The Backward North and Forward South: The Reason For Regional Inequality (I), By Nasiru Ahmad
…the elites group quit investment in tangible businesses in the region and went on searching for government jobs and contracts. This diminishes the chances for the region to revamp and have sustained development, and thus, aggravates its menace by the systemic production of thousands of unemployable youth. In a nutshell, the elites group who are the supposed benefactors of the region needs to understand why the region lags behind…
The sharp difference in the standard of living between the northern and southern regions of the country is alarming. The poverty rate of the northern part stood at 73 per cent in contrast to the southern part, which stood at 53 per cent, in a survey conducted in 2010. Also, the analysis of the poverty rate depicts the northern states as the champions with 17 states, all from the North, crossing the national poverty rate of 70.8 per cent, out of which ten touched the ceiling for carrying the banner of poverty rate above 80 per cent. And the gap must have widened to date with the increased household size in the northern region. Many factors were ascribed to the backwards step of this region, with the most prominent factor attributed to a weak mechanism of income redistribution. For instance, while on average the southern states spend $294.13 on each citizen, their northern counterparts spend $78.10. In terms of educational performance, the southern states’ school enrollment is far ahead of that of the northern states. In the same vein, the number of universities in the North and South stood at 102 and 58 respectively. Consequentially, the foregoing have the effect of increased poverty levels among the northern populace. Despite the assorted interventions of federal and foreign donors, the common people in the North have been treated poorly and forced to walk off the plank by the class which they have entrusted their guardianship with.
The recent assertion that Nigeria is made up of the developing South and the backward North in a summit titled “Awakening the Arewa Spirit” in Kaduna gives an accurate picture of the situation. The governor of Kaduna State, on his part, equated the northern side to a war-ravaged Afghanistan and urged for the revival of our dead spirit. He summoned up courage and said we need to tell ourselves the truth. He demanded that the recommendation of the summit be tendered to the chairman of the northern state governors. The governor’s appeal gave me more power, as I remain unbendable in advocating the move of emancipating the North from the grip of its bad elements. In support of the proposition, I have tried to use a different tool to examine the woes of the North, in contrast to what was highlighted during the event. It shed light on why the two parts have differences in development indicators, despite having similar economic and political settings. Before delving into further discussion, I believe in the ability of the economic mechanism deployed objectively and transparently to ensure equitable distribution of scarce resources in the country upon certain conditions. This is while not being overly optimistic that in the long-run things would be better, as opined by Adam Smith. I still hold some reservations against Robert Malthus on the assertion that the end might not be good, looking at the threat of the population boom as in the case of the northern states. I believe that the condition of the lives of the proletariats needs to be improved for the aristocrats and their young ones to live in a better Nigeria. Hence, I intend to assess the reason for this dichotomy in light of ignorance and cultural hypothesis.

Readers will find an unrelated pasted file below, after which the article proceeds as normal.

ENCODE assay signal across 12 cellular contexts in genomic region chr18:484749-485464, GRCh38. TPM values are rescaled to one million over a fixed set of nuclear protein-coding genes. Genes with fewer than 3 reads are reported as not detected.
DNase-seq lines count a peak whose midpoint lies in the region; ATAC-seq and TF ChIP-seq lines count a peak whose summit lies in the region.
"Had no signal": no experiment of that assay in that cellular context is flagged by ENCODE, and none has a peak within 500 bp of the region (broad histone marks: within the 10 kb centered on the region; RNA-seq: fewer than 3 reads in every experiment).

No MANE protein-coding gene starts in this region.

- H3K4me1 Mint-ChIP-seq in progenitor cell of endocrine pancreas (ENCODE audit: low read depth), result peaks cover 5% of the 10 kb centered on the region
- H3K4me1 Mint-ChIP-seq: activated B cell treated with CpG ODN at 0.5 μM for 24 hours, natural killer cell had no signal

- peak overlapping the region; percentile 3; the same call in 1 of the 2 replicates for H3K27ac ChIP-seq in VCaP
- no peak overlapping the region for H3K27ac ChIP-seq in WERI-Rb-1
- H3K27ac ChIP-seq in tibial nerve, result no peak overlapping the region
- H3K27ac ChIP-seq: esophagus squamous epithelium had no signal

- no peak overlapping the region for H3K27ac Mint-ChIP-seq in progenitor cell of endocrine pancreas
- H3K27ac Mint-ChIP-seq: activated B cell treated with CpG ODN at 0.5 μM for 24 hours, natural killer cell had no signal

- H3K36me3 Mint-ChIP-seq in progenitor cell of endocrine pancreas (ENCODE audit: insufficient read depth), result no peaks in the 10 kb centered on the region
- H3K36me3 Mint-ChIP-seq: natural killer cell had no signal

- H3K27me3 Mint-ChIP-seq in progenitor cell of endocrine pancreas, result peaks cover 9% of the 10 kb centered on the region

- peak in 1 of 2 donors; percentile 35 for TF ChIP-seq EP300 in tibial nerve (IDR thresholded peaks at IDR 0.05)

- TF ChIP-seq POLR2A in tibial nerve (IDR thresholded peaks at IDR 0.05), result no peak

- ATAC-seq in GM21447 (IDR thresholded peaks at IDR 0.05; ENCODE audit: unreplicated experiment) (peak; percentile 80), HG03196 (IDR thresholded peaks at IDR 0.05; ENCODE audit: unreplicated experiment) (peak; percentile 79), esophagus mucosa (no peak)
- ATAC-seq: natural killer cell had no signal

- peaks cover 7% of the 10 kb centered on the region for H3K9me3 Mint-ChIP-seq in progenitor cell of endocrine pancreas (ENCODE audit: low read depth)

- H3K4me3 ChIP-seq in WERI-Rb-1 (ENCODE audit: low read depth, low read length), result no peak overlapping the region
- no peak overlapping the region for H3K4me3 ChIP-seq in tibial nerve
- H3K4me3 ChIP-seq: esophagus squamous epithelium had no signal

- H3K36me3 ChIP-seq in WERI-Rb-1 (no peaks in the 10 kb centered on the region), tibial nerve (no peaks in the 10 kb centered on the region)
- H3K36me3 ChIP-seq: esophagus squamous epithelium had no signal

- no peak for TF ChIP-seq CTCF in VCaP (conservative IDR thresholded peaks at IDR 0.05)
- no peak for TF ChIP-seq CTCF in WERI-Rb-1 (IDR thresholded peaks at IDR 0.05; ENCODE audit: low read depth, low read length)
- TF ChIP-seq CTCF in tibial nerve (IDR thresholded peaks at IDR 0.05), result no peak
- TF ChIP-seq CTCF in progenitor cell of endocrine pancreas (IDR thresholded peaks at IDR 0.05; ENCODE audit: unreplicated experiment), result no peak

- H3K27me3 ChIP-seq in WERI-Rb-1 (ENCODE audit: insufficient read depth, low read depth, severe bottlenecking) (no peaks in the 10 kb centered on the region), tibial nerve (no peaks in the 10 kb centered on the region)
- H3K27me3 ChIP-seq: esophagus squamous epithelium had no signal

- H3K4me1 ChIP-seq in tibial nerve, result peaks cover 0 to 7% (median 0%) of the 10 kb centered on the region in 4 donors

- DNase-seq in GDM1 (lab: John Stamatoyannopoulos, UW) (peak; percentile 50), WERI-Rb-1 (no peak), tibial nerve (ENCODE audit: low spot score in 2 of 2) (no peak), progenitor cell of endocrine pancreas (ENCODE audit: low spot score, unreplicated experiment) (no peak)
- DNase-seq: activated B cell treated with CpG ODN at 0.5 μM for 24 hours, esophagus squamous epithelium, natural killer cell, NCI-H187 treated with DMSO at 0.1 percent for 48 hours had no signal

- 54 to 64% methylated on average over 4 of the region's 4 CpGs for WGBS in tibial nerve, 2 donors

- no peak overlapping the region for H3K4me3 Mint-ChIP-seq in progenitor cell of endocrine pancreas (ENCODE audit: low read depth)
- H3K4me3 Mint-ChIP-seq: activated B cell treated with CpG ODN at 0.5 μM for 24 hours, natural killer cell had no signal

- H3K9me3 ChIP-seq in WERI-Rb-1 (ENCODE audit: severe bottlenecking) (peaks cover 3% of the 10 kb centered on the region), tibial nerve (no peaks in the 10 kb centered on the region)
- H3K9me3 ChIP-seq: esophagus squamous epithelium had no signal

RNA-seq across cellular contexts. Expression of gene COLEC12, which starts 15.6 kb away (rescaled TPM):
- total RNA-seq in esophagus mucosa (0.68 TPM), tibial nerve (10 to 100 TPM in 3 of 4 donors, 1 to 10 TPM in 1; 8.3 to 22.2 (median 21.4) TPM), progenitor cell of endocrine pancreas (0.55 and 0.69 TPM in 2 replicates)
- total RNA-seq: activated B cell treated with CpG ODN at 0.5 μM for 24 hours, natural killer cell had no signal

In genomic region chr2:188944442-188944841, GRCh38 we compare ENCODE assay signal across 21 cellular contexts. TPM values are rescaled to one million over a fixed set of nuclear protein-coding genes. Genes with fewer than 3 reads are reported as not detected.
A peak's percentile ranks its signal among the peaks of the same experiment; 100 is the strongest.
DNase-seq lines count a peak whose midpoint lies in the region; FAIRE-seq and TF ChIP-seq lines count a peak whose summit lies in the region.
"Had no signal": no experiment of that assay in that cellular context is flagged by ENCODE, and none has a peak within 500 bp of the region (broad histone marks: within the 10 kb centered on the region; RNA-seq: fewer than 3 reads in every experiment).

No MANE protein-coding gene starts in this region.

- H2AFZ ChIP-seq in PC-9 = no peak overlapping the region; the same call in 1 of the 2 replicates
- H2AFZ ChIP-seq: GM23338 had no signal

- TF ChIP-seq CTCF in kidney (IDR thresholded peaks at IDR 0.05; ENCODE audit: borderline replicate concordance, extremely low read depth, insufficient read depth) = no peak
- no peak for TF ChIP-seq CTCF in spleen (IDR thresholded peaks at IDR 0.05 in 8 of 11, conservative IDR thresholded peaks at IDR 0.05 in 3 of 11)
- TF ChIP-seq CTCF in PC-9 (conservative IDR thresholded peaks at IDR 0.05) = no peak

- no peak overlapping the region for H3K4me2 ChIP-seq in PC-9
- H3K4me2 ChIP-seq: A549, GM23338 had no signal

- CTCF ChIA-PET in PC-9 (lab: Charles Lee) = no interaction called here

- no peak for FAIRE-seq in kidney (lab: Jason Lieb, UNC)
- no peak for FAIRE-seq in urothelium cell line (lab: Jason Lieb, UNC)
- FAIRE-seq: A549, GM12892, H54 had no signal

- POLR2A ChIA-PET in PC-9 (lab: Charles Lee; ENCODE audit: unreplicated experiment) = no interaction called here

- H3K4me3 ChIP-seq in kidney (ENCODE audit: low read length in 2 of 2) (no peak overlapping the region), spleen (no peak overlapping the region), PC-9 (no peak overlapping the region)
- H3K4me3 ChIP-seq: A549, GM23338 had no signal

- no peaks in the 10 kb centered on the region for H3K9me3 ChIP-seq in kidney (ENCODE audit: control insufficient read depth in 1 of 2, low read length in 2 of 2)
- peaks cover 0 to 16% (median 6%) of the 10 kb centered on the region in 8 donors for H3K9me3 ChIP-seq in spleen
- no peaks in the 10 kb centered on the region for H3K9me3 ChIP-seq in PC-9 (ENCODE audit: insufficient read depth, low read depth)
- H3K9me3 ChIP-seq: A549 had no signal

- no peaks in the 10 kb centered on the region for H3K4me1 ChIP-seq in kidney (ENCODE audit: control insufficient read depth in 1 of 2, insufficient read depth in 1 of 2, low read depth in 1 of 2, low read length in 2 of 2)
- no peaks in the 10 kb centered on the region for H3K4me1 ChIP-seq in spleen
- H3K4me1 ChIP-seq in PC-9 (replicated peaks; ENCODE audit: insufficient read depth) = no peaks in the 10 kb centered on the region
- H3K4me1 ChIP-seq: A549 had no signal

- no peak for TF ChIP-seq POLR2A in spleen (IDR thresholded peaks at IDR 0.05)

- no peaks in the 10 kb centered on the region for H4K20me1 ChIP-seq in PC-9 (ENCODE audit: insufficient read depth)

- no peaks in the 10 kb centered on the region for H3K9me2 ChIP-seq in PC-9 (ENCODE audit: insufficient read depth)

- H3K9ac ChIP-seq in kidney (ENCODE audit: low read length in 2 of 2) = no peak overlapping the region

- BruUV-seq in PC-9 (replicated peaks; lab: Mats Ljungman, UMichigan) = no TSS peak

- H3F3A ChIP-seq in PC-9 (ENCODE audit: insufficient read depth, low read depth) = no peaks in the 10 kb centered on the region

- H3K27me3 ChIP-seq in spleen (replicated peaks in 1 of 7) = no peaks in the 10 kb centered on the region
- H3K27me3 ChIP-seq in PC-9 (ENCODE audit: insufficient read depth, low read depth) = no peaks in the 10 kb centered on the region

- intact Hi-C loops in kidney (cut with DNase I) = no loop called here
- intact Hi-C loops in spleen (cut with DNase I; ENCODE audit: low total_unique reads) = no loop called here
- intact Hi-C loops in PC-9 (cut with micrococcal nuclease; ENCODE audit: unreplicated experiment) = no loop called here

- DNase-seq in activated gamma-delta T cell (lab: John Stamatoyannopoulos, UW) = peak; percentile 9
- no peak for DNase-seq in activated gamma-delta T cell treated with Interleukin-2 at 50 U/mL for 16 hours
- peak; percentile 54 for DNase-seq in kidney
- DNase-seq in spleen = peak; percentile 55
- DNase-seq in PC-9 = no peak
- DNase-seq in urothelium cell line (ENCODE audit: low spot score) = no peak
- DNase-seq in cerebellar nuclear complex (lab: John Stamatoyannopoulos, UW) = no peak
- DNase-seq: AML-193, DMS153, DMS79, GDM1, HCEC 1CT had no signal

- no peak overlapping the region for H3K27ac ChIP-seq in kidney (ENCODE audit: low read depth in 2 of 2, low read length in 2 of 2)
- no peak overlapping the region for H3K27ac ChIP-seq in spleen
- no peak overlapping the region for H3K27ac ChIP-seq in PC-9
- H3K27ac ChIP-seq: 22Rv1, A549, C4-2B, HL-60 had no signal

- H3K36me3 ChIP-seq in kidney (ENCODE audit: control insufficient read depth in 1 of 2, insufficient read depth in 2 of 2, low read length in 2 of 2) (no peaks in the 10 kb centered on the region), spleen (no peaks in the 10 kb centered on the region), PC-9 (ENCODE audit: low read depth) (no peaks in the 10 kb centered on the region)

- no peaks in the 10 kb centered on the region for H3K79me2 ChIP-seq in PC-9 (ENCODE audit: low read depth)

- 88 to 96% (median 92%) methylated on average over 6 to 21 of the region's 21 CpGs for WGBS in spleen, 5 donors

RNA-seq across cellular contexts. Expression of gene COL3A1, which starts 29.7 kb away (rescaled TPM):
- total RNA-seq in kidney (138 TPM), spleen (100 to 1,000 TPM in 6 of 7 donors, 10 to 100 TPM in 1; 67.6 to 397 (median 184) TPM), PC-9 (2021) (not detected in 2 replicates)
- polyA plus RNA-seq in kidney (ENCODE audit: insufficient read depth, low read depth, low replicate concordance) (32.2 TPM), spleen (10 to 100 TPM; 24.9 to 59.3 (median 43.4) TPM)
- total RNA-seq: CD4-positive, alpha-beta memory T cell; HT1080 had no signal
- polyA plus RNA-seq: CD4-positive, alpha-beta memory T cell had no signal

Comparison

The ignorance hypothesis asserts that poor nations are poor because they are devoid of good policymakers and economists and, as such, cannot proffer solution to ensure the effective distribution of wealth across economic agents. This is because economic agents are players who intervene in the economy under specific rules determined by the economic system and institutions and, as such, shape the economy by deciding the allocation of goods and services. The economic agents include households, firms, and governments; each of whose decisions affects the economy. Therefore, the optimisation targets of each economic agent, which are, in most cases, divergent, need to be managed by economists. This is to enable the creation of an efficient system that ensures the effective delivery of goods and services to the economic units.